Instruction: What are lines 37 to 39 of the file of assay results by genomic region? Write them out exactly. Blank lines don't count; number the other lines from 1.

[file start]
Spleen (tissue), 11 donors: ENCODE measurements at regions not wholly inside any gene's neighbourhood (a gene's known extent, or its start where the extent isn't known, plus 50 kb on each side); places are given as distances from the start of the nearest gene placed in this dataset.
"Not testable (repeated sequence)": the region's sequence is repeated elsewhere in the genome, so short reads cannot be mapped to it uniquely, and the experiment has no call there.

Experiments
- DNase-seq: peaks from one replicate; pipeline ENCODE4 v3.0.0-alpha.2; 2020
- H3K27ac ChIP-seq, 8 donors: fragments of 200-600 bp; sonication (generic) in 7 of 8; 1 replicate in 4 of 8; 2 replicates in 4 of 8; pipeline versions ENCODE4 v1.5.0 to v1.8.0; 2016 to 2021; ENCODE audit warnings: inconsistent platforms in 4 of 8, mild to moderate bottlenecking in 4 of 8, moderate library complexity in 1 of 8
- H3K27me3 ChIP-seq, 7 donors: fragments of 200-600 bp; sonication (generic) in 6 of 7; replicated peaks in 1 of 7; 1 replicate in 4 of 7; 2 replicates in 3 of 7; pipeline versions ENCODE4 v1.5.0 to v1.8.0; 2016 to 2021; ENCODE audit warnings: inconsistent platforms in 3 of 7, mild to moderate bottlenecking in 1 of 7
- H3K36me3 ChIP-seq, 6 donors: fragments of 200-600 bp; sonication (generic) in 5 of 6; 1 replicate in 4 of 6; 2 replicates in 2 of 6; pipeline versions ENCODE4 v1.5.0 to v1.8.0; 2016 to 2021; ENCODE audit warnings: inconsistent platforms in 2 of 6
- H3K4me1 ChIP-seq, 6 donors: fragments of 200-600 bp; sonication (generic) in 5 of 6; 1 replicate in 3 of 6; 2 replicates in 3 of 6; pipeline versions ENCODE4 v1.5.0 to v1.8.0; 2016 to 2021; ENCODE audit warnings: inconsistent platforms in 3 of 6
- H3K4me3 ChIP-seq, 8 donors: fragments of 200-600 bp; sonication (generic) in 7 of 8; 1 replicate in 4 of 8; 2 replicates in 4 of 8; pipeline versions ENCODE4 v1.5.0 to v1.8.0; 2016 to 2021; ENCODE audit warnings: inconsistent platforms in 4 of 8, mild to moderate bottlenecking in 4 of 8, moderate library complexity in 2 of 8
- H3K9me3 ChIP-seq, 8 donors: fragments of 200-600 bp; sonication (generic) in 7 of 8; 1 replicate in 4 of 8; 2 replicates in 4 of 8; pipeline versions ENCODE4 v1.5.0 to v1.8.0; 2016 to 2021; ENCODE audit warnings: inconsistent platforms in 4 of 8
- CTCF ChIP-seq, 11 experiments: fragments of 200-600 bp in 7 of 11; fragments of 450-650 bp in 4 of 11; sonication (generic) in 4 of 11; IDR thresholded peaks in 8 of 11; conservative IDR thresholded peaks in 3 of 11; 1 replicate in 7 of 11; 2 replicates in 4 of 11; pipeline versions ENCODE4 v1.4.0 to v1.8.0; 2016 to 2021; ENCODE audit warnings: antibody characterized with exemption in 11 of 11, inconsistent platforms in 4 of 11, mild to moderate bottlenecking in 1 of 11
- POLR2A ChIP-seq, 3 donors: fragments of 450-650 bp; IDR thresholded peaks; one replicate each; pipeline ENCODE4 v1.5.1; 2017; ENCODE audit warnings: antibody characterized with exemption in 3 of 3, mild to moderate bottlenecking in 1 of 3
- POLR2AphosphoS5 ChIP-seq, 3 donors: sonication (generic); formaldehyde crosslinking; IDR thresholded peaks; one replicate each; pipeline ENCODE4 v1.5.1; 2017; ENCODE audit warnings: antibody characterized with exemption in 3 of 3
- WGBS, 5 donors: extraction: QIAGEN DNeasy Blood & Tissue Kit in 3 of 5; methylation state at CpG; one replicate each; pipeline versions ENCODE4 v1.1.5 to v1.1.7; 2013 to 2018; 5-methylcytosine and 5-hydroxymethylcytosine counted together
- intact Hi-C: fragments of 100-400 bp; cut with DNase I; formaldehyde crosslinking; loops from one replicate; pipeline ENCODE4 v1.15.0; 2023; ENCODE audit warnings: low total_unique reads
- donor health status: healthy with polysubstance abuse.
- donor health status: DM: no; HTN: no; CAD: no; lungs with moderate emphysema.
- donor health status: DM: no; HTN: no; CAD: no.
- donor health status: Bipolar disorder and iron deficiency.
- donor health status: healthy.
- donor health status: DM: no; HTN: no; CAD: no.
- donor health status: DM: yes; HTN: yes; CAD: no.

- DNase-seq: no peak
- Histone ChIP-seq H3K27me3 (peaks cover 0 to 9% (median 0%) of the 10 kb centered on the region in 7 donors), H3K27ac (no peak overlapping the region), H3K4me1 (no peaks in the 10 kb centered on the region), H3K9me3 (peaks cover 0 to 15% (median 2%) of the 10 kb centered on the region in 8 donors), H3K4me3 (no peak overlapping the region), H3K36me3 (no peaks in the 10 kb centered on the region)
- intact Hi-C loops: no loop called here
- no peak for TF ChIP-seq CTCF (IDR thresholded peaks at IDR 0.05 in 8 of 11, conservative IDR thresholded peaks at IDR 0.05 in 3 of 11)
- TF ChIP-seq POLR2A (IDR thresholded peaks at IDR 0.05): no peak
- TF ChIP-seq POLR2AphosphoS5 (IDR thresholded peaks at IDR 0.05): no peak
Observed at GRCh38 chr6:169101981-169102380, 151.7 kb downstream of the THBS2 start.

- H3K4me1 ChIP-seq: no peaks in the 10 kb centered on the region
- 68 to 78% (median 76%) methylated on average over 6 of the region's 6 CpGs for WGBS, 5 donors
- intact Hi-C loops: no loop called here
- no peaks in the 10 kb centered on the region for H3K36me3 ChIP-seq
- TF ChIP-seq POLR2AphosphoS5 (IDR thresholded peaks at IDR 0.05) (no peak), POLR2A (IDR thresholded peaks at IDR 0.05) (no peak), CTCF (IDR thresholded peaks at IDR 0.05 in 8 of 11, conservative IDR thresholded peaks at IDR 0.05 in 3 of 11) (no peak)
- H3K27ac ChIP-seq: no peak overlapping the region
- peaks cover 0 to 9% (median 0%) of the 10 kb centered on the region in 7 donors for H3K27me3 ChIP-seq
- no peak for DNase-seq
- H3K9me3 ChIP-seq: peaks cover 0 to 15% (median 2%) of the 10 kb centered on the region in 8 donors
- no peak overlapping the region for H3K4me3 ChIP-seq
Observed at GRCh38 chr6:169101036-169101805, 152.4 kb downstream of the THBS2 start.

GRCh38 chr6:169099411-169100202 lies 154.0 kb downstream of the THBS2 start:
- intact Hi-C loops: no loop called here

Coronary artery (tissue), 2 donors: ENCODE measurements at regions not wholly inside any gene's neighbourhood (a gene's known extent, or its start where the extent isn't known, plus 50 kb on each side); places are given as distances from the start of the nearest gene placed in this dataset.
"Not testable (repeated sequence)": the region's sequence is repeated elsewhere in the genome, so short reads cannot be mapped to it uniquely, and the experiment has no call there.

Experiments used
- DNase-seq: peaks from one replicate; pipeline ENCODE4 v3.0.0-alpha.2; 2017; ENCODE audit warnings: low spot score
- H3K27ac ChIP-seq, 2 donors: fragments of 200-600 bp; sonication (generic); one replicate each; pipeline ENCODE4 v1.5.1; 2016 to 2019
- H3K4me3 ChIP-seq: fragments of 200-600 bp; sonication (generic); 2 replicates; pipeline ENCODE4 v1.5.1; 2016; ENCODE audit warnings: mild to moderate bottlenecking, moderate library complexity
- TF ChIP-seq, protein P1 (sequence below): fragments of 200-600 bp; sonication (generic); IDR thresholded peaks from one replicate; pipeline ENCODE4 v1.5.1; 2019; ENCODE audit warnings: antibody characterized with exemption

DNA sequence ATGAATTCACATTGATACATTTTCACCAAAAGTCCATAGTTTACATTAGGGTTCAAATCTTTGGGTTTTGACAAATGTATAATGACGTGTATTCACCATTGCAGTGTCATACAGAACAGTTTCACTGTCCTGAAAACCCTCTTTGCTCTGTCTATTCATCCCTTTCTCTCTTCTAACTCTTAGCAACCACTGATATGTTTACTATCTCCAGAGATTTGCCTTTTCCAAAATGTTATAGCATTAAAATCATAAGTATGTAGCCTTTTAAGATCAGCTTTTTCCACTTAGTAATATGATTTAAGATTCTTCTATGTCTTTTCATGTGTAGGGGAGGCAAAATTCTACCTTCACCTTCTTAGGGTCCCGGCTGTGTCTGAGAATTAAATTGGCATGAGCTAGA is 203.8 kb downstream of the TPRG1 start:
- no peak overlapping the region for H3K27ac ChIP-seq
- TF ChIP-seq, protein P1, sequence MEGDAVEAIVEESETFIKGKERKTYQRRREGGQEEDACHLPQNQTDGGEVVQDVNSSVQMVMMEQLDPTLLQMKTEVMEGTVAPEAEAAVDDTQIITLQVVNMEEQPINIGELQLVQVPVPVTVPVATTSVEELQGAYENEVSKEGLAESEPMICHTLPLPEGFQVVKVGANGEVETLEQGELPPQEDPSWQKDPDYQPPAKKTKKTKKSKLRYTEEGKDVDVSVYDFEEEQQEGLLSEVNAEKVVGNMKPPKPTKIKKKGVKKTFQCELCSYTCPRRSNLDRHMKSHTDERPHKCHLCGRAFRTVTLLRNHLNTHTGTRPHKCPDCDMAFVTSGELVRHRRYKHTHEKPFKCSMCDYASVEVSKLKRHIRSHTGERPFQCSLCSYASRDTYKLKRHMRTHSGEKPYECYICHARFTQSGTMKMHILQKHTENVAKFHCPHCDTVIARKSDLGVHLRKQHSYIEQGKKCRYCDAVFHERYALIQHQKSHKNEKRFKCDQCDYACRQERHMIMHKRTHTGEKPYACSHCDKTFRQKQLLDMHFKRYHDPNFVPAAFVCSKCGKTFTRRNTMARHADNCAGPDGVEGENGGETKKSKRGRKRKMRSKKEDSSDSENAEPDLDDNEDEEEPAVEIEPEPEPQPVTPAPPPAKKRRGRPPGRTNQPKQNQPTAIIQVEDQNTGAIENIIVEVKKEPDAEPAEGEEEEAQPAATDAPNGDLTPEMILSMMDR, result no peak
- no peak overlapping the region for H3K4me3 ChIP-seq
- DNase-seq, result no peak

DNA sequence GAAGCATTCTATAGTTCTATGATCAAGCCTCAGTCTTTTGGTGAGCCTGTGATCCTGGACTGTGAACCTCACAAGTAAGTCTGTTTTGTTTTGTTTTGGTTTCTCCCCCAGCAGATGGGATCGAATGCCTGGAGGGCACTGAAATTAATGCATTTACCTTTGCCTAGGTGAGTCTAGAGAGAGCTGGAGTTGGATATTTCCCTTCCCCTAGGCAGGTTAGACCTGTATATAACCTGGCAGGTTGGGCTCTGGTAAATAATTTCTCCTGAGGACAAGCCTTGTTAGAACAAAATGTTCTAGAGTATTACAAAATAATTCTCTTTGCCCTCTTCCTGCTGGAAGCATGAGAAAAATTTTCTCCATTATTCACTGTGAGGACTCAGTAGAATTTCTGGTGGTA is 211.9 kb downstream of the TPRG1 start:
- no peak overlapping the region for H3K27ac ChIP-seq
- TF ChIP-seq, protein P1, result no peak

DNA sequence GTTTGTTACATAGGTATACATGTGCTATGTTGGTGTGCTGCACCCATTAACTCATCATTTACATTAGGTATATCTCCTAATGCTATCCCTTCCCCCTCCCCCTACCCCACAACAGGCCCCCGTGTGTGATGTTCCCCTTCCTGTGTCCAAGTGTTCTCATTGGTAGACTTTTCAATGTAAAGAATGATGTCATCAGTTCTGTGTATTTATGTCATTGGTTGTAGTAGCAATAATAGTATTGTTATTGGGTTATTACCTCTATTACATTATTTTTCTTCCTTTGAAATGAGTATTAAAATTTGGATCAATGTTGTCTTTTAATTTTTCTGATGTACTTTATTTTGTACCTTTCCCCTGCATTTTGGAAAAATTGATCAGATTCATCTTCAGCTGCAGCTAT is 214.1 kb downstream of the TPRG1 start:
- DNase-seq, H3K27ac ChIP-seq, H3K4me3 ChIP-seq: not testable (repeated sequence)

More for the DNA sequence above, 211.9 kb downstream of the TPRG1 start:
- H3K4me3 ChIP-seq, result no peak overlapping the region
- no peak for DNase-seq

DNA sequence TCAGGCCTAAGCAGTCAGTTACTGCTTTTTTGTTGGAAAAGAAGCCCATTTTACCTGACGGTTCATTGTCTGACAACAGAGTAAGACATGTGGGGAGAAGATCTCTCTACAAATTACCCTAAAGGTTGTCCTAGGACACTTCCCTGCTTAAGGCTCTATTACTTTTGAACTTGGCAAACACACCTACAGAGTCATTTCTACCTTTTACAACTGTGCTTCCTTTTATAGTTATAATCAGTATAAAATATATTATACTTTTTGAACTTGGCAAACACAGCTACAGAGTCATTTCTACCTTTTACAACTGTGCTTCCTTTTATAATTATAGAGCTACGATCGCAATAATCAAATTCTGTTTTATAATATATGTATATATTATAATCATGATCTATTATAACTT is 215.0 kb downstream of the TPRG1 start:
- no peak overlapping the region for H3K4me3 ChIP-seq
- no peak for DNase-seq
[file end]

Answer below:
- no peak for DNase-seq
- H3K9me3 ChIP-seq: peaks cover 0 to 15% (median 2%) of the 10 kb centered on the region in 8 donors
- no peak overlapping the region for H3K4me3 ChIP-seq